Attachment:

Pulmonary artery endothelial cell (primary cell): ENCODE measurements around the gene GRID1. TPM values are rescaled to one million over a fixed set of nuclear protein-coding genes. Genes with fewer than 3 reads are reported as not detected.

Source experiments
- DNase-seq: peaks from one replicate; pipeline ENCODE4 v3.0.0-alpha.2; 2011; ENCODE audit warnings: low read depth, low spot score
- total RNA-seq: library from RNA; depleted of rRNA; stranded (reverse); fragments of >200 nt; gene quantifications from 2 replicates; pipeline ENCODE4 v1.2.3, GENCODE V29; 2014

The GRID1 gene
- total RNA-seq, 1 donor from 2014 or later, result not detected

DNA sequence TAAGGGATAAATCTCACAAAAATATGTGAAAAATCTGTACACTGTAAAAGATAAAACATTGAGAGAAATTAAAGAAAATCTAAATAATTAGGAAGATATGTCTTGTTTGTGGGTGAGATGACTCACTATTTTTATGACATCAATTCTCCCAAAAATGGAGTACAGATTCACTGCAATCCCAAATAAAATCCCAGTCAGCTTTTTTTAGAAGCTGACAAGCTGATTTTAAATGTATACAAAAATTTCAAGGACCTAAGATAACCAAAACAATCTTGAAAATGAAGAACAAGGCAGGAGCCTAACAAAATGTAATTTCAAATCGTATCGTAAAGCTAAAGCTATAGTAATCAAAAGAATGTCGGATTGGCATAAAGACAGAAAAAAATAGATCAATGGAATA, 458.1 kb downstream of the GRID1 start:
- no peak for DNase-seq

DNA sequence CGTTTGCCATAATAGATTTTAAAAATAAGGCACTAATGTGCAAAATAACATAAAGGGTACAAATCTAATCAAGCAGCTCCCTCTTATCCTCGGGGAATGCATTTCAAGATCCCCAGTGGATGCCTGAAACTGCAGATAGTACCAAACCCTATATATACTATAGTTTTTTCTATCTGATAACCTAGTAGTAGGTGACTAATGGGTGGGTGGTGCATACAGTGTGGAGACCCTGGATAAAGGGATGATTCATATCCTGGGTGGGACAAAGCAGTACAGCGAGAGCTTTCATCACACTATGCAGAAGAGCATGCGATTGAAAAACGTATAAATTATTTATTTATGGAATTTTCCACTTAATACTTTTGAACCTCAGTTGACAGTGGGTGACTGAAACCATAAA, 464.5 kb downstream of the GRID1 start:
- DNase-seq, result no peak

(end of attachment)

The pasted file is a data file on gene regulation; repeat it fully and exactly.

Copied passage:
Pulmonary artery endothelial cell (primary cell): ENCODE measurements around the gene GRID1. TPM values are rescaled to one million over a fixed set of nuclear protein-coding genes. Genes with fewer than 3 reads are reported as not detected.

Source experiments
- DNase-seq: peaks from one replicate; pipeline ENCODE4 v3.0.0-alpha.2; 2011; ENCODE audit warnings: low read depth, low spot score
- total RNA-seq: library from RNA; depleted of rRNA; stranded (reverse); fragments of >200 nt; gene quantifications from 2 replicates; pipeline ENCODE4 v1.2.3, GENCODE V29; 2014

The GRID1 gene
- total RNA-seq, 1 donor from 2014 or later, result not detected

DNA sequence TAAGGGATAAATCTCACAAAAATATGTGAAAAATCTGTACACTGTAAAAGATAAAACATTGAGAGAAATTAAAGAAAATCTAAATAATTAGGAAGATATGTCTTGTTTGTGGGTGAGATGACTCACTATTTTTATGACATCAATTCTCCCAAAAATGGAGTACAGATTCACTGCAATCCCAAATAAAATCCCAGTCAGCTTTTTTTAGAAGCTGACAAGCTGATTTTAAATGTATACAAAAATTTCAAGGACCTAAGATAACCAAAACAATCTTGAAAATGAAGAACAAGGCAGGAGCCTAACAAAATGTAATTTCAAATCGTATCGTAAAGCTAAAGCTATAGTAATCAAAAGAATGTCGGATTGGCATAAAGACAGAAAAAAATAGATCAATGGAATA, 458.1 kb downstream of the GRID1 start:
- no peak for DNase-seq

DNA sequence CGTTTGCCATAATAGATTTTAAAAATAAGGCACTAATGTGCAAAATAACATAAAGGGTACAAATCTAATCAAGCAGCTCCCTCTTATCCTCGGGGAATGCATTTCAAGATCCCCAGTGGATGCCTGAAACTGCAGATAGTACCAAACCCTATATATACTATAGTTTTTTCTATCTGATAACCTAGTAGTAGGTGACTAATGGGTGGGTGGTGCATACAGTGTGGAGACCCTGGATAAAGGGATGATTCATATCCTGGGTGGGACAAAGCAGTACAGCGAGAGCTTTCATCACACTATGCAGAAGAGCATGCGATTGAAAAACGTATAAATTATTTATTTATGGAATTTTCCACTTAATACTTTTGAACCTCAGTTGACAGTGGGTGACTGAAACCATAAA, 464.5 kb downstream of the GRID1 start:
- DNase-seq, result no peak